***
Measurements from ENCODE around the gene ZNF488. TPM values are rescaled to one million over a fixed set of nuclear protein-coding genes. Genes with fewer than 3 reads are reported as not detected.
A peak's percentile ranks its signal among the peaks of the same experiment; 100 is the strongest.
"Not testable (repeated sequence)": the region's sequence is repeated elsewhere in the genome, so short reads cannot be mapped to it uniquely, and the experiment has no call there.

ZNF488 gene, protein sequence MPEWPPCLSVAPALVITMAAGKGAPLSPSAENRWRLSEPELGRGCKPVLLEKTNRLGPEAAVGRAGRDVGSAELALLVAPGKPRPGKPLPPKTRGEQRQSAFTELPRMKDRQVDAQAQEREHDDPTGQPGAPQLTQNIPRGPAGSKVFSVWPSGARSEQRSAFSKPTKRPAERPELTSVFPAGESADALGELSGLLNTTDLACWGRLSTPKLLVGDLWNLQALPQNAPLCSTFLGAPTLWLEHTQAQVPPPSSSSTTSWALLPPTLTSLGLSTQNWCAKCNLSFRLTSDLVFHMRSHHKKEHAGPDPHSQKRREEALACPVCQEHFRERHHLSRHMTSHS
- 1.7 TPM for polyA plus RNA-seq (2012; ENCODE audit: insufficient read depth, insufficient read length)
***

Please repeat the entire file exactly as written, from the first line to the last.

Measurements from ENCODE around the gene ZNF488. TPM values are rescaled to one million over a fixed set of nuclear protein-coding genes. Genes with fewer than 3 reads are reported as not detected.
A peak's percentile ranks its signal among the peaks of the same experiment; 100 is the strongest.
"Not testable (repeated sequence)": the region's sequence is repeated elsewhere in the genome, so short reads cannot be mapped to it uniquely, and the experiment has no call there.

ZNF488 gene, protein sequence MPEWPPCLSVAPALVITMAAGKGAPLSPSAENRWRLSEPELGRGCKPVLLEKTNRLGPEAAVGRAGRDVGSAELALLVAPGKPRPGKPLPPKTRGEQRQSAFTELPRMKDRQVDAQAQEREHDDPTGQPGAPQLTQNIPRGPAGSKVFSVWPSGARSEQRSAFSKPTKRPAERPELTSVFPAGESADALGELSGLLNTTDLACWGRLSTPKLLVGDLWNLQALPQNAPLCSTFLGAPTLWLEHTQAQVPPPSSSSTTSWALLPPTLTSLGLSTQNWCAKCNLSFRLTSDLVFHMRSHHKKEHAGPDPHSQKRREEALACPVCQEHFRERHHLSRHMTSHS
- 1.7 TPM for polyA plus RNA-seq (2012; ENCODE audit: insufficient read depth, insufficient read length)